Why Tell Stories?
What makes one person effective and another powerless?
The key difference is in the stories that these people tell. The mover and shaker says, “Money can buy change.” He either has the money to start with, or he finds it. The powerless say, “I don’t have enough money to buy change.” Or even worse, “I’ll never have enough money to buy change.”
One story empowers, the other story cripples. One cre- ates opportunity; the second paralyzes.
The sad truth is that many people believe their own crippling stories. They don’t understand that these narra- tives that they tell themselves and others are just “stories.” They believe them to be “truth.” There is often evidence to “prove” the story is true.
Which is more true?
- “They’ll never listen. They’re stupid. They’re lazy.”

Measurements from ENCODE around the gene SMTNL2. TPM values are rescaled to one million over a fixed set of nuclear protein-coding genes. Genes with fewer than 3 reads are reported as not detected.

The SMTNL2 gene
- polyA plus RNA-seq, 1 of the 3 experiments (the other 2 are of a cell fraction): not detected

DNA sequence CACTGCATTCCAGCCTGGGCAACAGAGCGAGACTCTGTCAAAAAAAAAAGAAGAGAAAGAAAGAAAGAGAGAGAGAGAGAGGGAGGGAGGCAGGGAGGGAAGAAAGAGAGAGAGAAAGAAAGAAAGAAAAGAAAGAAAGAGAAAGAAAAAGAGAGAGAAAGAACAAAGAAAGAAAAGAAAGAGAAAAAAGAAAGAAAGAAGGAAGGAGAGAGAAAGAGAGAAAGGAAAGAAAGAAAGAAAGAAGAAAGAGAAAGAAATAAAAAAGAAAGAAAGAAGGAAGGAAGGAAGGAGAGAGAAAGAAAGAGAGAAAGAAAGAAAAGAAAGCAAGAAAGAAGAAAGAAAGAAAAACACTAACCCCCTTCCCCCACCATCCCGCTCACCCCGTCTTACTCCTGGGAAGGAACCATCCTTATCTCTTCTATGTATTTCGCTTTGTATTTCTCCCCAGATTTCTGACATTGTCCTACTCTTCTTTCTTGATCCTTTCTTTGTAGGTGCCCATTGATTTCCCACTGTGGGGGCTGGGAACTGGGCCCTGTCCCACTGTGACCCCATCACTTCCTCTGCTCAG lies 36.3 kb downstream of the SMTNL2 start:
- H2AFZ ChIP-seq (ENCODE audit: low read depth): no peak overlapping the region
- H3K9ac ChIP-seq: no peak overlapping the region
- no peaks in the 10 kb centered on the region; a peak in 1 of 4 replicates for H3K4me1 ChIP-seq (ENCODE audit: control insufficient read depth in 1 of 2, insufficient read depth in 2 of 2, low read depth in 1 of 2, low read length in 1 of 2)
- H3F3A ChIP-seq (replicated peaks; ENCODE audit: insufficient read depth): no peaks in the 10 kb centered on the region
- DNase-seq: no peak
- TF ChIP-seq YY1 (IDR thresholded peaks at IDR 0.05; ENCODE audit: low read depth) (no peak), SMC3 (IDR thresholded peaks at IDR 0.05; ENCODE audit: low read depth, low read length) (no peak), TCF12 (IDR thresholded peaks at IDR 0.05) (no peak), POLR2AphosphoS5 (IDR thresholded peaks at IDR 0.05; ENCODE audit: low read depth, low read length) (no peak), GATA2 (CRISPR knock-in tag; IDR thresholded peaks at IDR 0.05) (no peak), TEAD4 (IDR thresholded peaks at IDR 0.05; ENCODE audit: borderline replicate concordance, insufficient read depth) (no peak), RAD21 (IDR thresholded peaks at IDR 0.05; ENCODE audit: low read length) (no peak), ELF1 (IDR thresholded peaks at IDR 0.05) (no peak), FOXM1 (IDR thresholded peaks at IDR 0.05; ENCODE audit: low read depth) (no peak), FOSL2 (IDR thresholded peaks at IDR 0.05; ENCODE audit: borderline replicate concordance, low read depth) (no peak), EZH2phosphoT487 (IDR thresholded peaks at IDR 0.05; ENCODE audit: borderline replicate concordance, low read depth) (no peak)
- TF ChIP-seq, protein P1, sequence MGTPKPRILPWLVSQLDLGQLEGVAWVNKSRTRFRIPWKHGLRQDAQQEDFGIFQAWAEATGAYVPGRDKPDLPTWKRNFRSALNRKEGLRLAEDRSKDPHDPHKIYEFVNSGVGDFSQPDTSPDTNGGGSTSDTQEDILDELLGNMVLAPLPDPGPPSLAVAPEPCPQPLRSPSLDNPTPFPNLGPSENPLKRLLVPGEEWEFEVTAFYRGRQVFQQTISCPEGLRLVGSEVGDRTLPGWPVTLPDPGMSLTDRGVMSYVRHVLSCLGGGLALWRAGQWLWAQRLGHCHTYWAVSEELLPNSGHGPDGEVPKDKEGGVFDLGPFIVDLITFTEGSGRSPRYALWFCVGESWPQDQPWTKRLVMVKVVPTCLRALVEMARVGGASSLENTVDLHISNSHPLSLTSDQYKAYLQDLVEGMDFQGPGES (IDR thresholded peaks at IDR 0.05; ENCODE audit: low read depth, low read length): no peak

- “They don’t understand. They don’t know. I’ll help.”
Notice the existing stories.
Are you stuck in a story? What are the stories you tell about the world, your business, your organization, your city, your community, your family, yourself? Are these stories useful, inspiring and productive? Do they get to the heart of what your organization is about and what it means to create?
Now take a moment and make up a new, alterna- tive story. One you’d like better. It doesn’t matter if it’s “true”—you will make it true. Reshape the story. Invent a happier ending. A breakthrough improvement. An incre- mental, but sustainable change…
Are these optimistic stories any less possible than the pessimistic ones? What is the difference between a com- munity that says, “It’s terrible, the pollution, the sprawl. Everything is out of control.” and a community that says, “We are doing whatever it takes to make our world safe and give our children better futures.”
<To be Continued>
This is part of an ongoing series of articles based on my “Crafting Stories to Change the World” workshop for businesses, non-profits, and individuals interested in making a difference. More information at http://www.markbinder.com/business/